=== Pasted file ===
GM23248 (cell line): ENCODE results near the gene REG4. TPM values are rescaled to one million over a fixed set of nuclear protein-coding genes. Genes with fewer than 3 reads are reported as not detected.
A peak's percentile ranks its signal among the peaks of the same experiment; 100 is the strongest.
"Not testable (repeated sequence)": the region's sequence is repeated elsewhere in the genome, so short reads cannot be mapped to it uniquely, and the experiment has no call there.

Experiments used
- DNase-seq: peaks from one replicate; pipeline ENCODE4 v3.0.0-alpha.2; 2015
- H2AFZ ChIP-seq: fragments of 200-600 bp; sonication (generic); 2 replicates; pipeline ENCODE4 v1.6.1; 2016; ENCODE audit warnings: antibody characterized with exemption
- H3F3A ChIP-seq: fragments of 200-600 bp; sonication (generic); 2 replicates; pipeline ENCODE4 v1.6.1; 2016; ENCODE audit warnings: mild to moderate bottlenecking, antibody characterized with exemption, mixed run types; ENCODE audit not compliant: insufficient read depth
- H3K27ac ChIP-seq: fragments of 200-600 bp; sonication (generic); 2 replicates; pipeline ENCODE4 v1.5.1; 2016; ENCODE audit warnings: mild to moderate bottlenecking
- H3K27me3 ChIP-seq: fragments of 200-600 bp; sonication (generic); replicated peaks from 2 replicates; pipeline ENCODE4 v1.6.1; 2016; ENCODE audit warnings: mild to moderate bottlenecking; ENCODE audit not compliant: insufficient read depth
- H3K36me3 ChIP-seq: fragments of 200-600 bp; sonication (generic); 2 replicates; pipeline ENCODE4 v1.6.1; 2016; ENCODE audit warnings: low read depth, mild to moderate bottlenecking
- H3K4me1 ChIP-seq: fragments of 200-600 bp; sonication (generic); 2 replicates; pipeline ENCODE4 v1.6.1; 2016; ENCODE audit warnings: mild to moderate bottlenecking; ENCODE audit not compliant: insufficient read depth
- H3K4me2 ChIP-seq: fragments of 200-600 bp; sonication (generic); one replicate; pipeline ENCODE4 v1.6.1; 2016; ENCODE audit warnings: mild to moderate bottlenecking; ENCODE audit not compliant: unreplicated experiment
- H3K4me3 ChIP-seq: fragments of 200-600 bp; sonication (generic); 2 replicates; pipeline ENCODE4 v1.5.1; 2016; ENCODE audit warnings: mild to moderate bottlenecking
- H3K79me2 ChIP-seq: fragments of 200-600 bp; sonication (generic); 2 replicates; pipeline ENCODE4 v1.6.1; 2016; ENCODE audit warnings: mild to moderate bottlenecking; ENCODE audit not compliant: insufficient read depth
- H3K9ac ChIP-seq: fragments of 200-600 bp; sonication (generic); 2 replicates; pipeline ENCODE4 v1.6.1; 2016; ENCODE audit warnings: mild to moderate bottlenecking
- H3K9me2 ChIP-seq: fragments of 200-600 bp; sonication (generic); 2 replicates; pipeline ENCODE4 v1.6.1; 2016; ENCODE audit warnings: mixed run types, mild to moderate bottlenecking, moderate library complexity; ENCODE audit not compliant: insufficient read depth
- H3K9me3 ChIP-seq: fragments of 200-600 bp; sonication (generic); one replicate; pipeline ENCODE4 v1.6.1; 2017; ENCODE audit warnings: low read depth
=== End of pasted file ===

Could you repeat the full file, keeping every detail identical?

GM23248 (cell line): ENCODE results near the gene REG4. TPM values are rescaled to one million over a fixed set of nuclear protein-coding genes. Genes with fewer than 3 reads are reported as not detected.
A peak's percentile ranks its signal among the peaks of the same experiment; 100 is the strongest.
"Not testable (repeated sequence)": the region's sequence is repeated elsewhere in the genome, so short reads cannot be mapped to it uniquely, and the experiment has no call there.

Experiments used
- DNase-seq: peaks from one replicate; pipeline ENCODE4 v3.0.0-alpha.2; 2015
- H2AFZ ChIP-seq: fragments of 200-600 bp; sonication (generic); 2 replicates; pipeline ENCODE4 v1.6.1; 2016; ENCODE audit warnings: antibody characterized with exemption
- H3F3A ChIP-seq: fragments of 200-600 bp; sonication (generic); 2 replicates; pipeline ENCODE4 v1.6.1; 2016; ENCODE audit warnings: mild to moderate bottlenecking, antibody characterized with exemption, mixed run types; ENCODE audit not compliant: insufficient read depth
- H3K27ac ChIP-seq: fragments of 200-600 bp; sonication (generic); 2 replicates; pipeline ENCODE4 v1.5.1; 2016; ENCODE audit warnings: mild to moderate bottlenecking
- H3K27me3 ChIP-seq: fragments of 200-600 bp; sonication (generic); replicated peaks from 2 replicates; pipeline ENCODE4 v1.6.1; 2016; ENCODE audit warnings: mild to moderate bottlenecking; ENCODE audit not compliant: insufficient read depth
- H3K36me3 ChIP-seq: fragments of 200-600 bp; sonication (generic); 2 replicates; pipeline ENCODE4 v1.6.1; 2016; ENCODE audit warnings: low read depth, mild to moderate bottlenecking
- H3K4me1 ChIP-seq: fragments of 200-600 bp; sonication (generic); 2 replicates; pipeline ENCODE4 v1.6.1; 2016; ENCODE audit warnings: mild to moderate bottlenecking; ENCODE audit not compliant: insufficient read depth
- H3K4me2 ChIP-seq: fragments of 200-600 bp; sonication (generic); one replicate; pipeline ENCODE4 v1.6.1; 2016; ENCODE audit warnings: mild to moderate bottlenecking; ENCODE audit not compliant: unreplicated experiment
- H3K4me3 ChIP-seq: fragments of 200-600 bp; sonication (generic); 2 replicates; pipeline ENCODE4 v1.5.1; 2016; ENCODE audit warnings: mild to moderate bottlenecking
- H3K79me2 ChIP-seq: fragments of 200-600 bp; sonication (generic); 2 replicates; pipeline ENCODE4 v1.6.1; 2016; ENCODE audit warnings: mild to moderate bottlenecking; ENCODE audit not compliant: insufficient read depth
- H3K9ac ChIP-seq: fragments of 200-600 bp; sonication (generic); 2 replicates; pipeline ENCODE4 v1.6.1; 2016; ENCODE audit warnings: mild to moderate bottlenecking
- H3K9me2 ChIP-seq: fragments of 200-600 bp; sonication (generic); 2 replicates; pipeline ENCODE4 v1.6.1; 2016; ENCODE audit warnings: mixed run types, mild to moderate bottlenecking, moderate library complexity; ENCODE audit not compliant: insufficient read depth
- H3K9me3 ChIP-seq: fragments of 200-600 bp; sonication (generic); one replicate; pipeline ENCODE4 v1.6.1; 2017; ENCODE audit warnings: low read depth